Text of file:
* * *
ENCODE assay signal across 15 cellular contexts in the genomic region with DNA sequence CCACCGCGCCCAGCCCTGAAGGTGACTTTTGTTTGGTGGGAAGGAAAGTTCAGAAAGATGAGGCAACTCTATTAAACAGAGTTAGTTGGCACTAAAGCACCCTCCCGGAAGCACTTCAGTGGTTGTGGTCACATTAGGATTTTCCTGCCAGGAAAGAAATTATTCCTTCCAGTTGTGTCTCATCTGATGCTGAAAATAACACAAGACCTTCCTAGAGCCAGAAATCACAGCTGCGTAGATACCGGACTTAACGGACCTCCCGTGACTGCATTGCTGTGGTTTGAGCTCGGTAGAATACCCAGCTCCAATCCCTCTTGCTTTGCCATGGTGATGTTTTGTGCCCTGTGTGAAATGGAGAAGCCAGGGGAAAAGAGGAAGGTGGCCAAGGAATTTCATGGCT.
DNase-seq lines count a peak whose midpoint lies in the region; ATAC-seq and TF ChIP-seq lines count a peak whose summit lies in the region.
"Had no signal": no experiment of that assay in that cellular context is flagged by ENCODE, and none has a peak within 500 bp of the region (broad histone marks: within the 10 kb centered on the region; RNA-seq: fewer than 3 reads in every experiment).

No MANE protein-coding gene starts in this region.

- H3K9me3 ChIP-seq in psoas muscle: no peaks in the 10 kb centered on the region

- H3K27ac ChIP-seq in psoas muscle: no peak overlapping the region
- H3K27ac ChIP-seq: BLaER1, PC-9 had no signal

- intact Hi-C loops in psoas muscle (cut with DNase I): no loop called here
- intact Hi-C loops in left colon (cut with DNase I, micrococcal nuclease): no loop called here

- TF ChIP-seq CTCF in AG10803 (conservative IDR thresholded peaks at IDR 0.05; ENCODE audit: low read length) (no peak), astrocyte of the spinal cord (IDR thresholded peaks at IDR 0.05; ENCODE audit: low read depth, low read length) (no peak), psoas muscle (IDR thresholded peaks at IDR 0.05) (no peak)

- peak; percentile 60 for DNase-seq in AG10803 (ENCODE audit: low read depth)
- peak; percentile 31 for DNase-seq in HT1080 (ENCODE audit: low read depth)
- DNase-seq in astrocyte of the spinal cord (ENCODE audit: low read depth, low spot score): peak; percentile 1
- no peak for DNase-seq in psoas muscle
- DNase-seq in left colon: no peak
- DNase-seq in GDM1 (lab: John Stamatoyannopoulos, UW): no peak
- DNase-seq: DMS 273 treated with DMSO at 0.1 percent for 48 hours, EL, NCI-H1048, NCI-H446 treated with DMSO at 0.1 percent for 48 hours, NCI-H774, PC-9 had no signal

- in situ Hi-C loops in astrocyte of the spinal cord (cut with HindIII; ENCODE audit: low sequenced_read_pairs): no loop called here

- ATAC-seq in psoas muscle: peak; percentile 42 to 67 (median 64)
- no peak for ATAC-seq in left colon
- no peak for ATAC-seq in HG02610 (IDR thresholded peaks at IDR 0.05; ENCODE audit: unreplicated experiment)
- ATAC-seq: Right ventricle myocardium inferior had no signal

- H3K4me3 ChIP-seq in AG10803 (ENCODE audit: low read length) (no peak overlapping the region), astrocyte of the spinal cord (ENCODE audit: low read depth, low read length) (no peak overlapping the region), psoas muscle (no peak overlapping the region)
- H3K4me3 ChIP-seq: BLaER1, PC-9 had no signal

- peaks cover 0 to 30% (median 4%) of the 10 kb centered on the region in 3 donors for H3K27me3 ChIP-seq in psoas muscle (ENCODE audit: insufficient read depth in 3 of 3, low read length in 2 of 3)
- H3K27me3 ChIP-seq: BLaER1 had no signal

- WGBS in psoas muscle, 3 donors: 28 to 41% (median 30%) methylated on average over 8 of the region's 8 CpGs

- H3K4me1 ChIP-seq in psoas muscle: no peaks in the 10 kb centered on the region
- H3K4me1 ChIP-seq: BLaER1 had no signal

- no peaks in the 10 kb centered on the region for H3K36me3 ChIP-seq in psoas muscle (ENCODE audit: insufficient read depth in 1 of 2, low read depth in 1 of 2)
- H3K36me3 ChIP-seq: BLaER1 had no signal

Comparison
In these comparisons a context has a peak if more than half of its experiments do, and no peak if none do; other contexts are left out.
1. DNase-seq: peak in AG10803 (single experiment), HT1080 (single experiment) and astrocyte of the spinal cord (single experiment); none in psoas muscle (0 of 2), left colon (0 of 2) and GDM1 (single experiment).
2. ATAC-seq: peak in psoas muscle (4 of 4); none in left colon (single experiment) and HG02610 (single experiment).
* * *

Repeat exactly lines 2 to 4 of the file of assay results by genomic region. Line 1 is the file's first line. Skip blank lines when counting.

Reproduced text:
DNase-seq lines count a peak whose midpoint lies in the region; ATAC-seq and TF ChIP-seq lines count a peak whose summit lies in the region.
"Had no signal": no experiment of that assay in that cellular context is flagged by ENCODE, and none has a peak within 500 bp of the region (broad histone marks: within the 10 kb centered on the region; RNA-seq: fewer than 3 reads in every experiment).

No MANE protein-coding gene starts in this region.